And that, as Toeters describes, “is just a fraction less good than the masks being used in the medical sector. Which, I think, is both a blessing and a failure. Of course, we would have liked to have aimed even higher in terms of the protective value of our masks, but then we would have been obliged to offer up our knowledge and materials to the medical world. The way things are, we aren't holding onto any materials needed by the medical sector. We really are focusing on the consumer market.”

Wearing a mask serves as a constant reminder

Marina Toeters
Fashion maker and industry liaison at Industrial Design

She stresses that the now familiar advice (one meter fifty distance, stay at home as much as you can, and so on) is still sacrosanct, “and it applies equally well to people wearing our masks. But wearing a mask does serve as a constant reminder.”

Moreover, as Toeters is keen to point out, the face masks are being continually modified and further improved - partly in response to their own experience of wearing them. Laughing, she says, “When we initially wore them outdoors, people often looked at us like we were crazy. Now you see more and more face masks on the streets; these days every fourth or fifth passerby here is wearing a face mask and increasingly we are being asked 'where did you get that cool mask'. More and more Dutch people are starting to wear them too, and we are seeing that reflected in our sales figures.”

One hundred and thirty face masks a day

The online pop-up store has now been live for just under six weeks and the three founders are producing over a hundred face masks a day, to order. “We've now outsourced the production of the inner part, which has enabled us to upscale from eighty to a maximum of one hundred and thirty face masks a day. And indeed, we are now selling close to our upper production limit.”

Read on below the photo.

The Fashion Filter has the support of the Wearable Senses Lab at Industrial Design and the companies EE Labels and Vlisco. Together with Toeters’s company, these parties are working on a feasibility study for the Fabric4Masks projects, which aims to develop new types of washable and therefore reusable face masks and hair nets. In Eindhoven there are plans to set up, preferably as soon as possible, a network for the distributed production of these new anti-virus masks, which will involve local parties joining forces to enable flexible and rapid production - especially in times of crisis.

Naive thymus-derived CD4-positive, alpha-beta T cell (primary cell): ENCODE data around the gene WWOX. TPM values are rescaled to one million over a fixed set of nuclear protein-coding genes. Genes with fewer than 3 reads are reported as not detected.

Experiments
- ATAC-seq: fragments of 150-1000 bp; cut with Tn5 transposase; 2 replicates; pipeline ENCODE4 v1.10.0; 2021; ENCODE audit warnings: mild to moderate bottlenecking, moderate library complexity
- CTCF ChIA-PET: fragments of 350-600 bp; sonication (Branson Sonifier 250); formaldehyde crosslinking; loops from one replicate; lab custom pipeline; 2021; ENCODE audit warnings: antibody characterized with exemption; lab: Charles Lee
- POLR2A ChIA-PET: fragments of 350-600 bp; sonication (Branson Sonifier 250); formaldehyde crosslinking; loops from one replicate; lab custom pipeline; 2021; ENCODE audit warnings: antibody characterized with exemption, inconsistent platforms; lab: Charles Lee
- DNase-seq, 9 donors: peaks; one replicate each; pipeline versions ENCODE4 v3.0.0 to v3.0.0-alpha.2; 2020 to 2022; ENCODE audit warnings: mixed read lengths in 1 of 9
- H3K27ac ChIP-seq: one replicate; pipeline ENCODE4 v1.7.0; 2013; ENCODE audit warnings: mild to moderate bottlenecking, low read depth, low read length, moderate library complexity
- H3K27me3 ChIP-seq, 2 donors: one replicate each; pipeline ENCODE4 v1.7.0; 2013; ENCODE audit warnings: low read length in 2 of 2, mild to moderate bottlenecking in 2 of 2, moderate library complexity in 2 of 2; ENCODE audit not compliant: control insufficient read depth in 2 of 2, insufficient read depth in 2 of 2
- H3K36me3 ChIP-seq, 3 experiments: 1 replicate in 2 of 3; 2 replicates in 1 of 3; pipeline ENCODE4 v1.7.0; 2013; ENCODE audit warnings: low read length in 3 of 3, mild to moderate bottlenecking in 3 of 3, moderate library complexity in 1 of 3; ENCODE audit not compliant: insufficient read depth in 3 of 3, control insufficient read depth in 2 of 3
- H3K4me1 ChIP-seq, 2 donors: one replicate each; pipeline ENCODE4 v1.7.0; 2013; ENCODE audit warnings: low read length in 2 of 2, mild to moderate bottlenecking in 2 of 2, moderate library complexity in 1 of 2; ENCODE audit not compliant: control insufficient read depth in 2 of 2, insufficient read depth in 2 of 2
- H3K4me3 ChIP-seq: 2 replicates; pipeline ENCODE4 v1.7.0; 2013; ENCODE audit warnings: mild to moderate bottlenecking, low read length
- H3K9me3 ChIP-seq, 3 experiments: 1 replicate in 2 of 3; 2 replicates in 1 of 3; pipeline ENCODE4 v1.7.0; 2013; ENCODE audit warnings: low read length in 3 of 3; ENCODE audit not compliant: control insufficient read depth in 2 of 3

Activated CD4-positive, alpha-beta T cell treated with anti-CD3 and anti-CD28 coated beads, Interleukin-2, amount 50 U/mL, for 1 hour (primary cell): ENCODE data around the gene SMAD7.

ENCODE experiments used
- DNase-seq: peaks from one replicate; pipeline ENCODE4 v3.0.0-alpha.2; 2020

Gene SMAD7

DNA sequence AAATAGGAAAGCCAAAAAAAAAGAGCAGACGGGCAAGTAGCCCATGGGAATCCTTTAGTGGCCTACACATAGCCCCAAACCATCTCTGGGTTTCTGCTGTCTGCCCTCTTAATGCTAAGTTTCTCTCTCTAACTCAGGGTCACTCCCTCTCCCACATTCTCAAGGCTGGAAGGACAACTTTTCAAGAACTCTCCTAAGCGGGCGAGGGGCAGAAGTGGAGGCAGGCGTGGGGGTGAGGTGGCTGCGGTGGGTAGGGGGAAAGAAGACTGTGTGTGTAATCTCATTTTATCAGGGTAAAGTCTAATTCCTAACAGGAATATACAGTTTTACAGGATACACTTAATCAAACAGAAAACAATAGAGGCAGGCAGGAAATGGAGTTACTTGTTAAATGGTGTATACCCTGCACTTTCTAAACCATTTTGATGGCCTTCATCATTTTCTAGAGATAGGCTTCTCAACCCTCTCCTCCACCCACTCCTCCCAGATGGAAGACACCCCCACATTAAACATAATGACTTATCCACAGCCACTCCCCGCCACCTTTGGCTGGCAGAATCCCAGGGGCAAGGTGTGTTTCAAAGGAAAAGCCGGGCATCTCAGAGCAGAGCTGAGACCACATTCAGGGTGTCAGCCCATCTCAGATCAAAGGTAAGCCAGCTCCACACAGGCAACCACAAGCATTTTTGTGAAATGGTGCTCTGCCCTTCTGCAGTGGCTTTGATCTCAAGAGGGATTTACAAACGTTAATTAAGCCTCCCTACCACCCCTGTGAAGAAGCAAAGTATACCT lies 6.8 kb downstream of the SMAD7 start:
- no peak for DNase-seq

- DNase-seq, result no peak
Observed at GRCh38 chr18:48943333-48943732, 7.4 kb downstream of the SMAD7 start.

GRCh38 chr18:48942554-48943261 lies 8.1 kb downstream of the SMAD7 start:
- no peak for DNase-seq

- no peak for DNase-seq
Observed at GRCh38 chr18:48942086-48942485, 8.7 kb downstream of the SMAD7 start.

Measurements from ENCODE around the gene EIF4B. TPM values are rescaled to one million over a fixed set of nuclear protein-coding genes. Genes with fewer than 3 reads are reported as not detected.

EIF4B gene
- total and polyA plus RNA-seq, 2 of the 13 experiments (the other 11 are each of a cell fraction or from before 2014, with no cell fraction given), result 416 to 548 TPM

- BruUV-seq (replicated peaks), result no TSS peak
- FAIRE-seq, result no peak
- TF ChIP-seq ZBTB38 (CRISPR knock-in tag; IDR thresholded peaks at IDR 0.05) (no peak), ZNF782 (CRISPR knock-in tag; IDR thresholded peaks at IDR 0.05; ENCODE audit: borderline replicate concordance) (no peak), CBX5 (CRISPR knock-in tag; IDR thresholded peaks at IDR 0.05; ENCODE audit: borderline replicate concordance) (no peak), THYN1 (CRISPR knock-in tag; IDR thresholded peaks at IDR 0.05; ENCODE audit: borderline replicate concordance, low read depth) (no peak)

Assistant Professor Kristina Andersen describes the project as “an iterative process in an rapidly evolving situation”, referring to the social crisis now faced by the Netherlands and the world as a whole, with all the changing circumstances, measures and restrictions this involves. “We are working really hard, in the hope that we can deliver valuable protective equipment as quickly as possible, especially given the current shortage.”

How long the women at The Fashion Filter will maintain the fashion focus they have so recently embraced is, says Toeters, hard to say. “It is difficult to create a strategy for this. When we started out, we were one of the first in this field, but now we are being overtaken right, left and center by other companies and big-name brands. It's fascinating, and we can only welcome this development - even if only because it means more and more good masks are coming onto the market, alongside all the junk.”


For themselves, this Eindhoven-based team wants very much “to show the role fashion can play during a turnabout in society, and the value local production can have.” And they want to emphasize the importance of personal protection: “The reason we are barely doing this even now is a matter of esthetics; people simply find face masks very ugly and strange. As makers of fashion, we hope to help bring about a sea change and to help make face masks cool.” And, as Toeters sees it, this is valuable not only in times of a pandemic. “Even if all you have is a regular cold, it's good to wear a mask, to protect others. And, evidently, our masks are also helpful against hay fever, so we've heard from users.”

But, as the designer stresses at the end of our interview, “Of course, more than anything, I hope that this whole corona crisis is over very quickly.” She also voices the hope that people become more aware of their behavior, both among themselves, in a social sense, and towards the planet. The traditional three kisses [the Dutch give] as a greeting or farewell, the tens of thousands who pack into festival grounds, the “traveling back and forth across the world - this crisis has brought us up short and is giving us a moment to reassess.”